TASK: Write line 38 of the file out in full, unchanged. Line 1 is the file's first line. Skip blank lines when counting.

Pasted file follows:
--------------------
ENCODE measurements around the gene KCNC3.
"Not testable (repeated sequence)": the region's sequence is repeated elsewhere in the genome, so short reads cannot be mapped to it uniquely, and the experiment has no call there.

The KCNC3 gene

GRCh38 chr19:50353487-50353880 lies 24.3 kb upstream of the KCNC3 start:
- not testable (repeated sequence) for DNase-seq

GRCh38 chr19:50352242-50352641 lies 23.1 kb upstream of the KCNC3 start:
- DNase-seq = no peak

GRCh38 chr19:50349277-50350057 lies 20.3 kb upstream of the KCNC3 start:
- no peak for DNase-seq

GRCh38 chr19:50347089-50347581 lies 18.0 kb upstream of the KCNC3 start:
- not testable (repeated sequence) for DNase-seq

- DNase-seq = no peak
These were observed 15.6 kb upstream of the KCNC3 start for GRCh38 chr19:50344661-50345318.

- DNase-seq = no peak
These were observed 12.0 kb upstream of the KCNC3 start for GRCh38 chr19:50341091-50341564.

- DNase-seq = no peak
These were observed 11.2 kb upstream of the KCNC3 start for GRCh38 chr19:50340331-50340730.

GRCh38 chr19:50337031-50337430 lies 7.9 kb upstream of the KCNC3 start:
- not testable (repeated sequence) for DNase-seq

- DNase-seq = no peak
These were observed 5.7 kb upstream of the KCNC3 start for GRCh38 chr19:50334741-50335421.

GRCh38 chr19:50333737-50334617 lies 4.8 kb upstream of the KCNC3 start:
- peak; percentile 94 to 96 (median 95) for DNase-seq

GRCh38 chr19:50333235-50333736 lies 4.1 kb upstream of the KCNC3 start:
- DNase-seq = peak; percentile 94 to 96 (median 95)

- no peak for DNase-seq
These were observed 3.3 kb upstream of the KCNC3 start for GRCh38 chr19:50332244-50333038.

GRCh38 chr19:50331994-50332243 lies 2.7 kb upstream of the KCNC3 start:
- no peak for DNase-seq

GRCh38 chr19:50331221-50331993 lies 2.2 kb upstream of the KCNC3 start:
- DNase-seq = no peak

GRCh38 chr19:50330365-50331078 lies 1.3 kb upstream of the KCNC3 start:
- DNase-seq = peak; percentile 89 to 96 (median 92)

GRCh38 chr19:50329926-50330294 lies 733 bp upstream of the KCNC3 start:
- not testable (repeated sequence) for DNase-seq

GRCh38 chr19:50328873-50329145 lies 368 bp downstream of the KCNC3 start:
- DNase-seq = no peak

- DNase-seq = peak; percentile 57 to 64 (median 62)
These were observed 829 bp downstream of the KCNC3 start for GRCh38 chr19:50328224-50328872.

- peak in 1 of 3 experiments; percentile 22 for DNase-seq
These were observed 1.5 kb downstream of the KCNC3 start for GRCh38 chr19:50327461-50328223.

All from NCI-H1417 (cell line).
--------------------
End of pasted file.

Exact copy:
- DNase-seq = peak; percentile 57 to 64 (median 62)